My friends Daniel and Leyna have spent the last week sleeping on my floor. They just moved to New York from San Francisco and their company and California pleasantries have been nice. Last night they sat around in their long johns with golden Aztec patterns and ate spaghetti and we listened to this record while Leyna sent overdue emails and Daniel and I talked about hopes for the future and I hung up shirts from my floor while he drank beer cross legged on the beautiful rug my grandmother brought over from Turkey sometime probably in the ’40s. In the background, Phil Elvrum said Get off the internet and I read the books, I learned the histories, I sang the songs and other swaths we caught or didn’t and it’s hard to judge an experience like that except for to say nothing is more everyday and we should all be so lucky have our days so filled with glorious detail, good or bad.
The details Tonetta is spending his days with are where to buy weirder masks and how to cover up his dick just enough so that YouTube won’t flag his video. A man my father’s age from Toronto, Tonetta is a longtime musician, though a more recent director, making home videos of the songs that make up the bulk of work of the one-band-band he’s been chugging away at for the page 20 or so years. The site of a retirement-age man in a blonde wig, shirtless with leather underwear lip-syncing and playing guitar against a crudely psychedelic backdrop is many striking things, but it is primarily the introductory piece to a surprisingly complex puzzle: Why is this happening? My imagination did not run particularly far to: real gay + lots of drugs. Turns out, not really. Or at least, not quite. Tonetta says he is straight and that the drugs he sings about are his dislike for other people’s drugs. I interviewed him for an issue a few months ago and he told me, basically, his life story, which includes an unhappy marriage, a falling out with his son, tranny prostitutes, general gay pride gawking and a longstanding love of rock ’n’ roll. See, that’s the thing about Tonetta: he’s a musician. All of his extras, the bizzaro presentation, is certainly eye-catching, but it would be worthless exhibitionism if he didn’t kick out the jams.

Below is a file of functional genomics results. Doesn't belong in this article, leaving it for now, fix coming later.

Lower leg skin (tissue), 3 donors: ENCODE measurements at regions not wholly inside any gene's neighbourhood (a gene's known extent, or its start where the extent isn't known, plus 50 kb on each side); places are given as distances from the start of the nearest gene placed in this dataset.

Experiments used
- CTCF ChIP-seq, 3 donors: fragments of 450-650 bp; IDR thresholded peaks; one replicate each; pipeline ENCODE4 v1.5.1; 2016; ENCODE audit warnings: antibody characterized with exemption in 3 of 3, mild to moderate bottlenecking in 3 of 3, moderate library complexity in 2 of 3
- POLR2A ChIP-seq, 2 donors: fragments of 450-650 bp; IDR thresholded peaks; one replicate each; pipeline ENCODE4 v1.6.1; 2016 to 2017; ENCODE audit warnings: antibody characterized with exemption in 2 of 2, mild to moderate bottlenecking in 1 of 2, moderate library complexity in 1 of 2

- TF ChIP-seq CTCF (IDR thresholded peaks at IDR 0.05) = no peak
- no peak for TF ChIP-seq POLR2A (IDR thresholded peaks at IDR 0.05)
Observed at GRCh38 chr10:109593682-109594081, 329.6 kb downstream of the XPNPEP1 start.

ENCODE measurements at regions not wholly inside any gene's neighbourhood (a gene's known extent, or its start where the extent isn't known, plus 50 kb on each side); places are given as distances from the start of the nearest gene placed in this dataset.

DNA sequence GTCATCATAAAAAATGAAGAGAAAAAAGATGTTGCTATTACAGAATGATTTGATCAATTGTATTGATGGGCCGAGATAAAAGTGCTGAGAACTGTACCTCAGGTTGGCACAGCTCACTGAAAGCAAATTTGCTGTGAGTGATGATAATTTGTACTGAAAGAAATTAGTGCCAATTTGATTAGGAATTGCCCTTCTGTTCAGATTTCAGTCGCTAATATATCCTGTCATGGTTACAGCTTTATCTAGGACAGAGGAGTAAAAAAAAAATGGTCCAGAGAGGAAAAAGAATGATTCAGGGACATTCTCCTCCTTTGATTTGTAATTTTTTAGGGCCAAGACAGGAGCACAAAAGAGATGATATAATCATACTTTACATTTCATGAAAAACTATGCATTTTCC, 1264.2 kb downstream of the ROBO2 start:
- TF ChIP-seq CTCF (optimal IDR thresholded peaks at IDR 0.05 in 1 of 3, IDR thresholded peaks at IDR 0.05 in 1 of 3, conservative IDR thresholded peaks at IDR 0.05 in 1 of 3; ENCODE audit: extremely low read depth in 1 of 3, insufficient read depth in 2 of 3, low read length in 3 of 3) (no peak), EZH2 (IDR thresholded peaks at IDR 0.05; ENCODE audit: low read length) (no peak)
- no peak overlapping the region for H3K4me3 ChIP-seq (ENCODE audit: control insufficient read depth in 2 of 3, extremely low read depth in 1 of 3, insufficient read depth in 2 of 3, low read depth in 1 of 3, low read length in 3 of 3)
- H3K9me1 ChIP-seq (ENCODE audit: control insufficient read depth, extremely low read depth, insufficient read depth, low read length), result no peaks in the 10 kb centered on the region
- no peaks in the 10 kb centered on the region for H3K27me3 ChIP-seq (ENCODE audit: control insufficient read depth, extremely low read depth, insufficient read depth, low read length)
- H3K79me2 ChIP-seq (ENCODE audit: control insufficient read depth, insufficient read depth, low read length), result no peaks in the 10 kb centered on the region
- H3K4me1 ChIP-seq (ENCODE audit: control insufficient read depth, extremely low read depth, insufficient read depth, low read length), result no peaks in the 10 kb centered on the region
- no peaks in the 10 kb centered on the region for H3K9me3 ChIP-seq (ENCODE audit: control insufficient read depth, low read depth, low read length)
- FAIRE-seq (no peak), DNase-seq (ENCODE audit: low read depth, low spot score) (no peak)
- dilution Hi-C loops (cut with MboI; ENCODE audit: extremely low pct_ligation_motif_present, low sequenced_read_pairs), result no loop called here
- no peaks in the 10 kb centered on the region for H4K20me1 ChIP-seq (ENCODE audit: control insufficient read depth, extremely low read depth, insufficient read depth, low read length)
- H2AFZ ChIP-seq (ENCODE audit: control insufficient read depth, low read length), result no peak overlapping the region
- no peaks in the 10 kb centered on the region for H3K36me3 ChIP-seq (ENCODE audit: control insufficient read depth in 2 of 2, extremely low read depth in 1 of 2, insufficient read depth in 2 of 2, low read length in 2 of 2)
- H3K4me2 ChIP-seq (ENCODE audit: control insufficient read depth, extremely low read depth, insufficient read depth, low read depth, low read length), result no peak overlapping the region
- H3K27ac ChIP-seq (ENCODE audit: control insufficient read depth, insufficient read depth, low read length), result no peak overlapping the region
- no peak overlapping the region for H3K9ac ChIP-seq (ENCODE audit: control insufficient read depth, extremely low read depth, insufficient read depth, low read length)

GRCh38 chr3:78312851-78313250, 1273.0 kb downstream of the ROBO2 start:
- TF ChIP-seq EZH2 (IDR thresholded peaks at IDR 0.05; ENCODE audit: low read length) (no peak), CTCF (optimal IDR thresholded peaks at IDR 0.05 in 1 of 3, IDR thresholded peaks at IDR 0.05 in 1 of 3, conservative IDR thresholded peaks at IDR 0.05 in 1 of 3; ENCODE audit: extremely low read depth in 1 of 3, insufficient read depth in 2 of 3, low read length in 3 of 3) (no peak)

Like Song Islands Pt. 2, 777 is a compilation of Tonetta tracks recorded since he began making music at home, sloppy pop guitar and an unchanging drum machine chugging along. “Metal Man,” is a favorite of mine, and the guitar is unholy, warped into the softest riff, Tonetta panting, He’s the man, the metal man. There is a striking resemblance between his incongruous rhythm and the junky pop of Ariel Pink, the potentially god-awful project of fringe folks made publicly appealing because of its undeniable goodness. Sometimes you root for the underdog, sometimes you root for the villain, its just a matter of familiarity. No artist is more open than Tonetta, and though it might be an uncomfortable realm to step into, you’re welcome there with loving arms. Just don’t expect them to be connected to a body wearing any clothes.
ASSORTED YOUTUBE AND MP3 ONLY JAMS
Katy B, “Louder” + “On a Mission”
Honestly, I really just love British shit. I haven’t watched a bunch of Skins yet but I imagine the entire thing to basically be the TV version of singer Katy B’s (really popular in the UK and mostly unknown in the US) music. But this exists basically as YouTube shit here, some merger of UK funky, pop and whatever music Monica makes. Radio R&B, let’s say. Basically, this is candy.
Jai Paul, “BTSTU”
This dude signed to XL, so expect him to exist very really in the tangible world. “BTSTU” is like really shy, schizophrenic pop project made by a kid who loves both video games and the history of percussion equally.
The XX, “Islands (Falty DL Remix)”
My favorite of all The XX remixes to emerge this year and last, Falty DL’s is so loose it’s dreamy. Not that The XX had much problem being ethereal before, but this is some other planet warmth.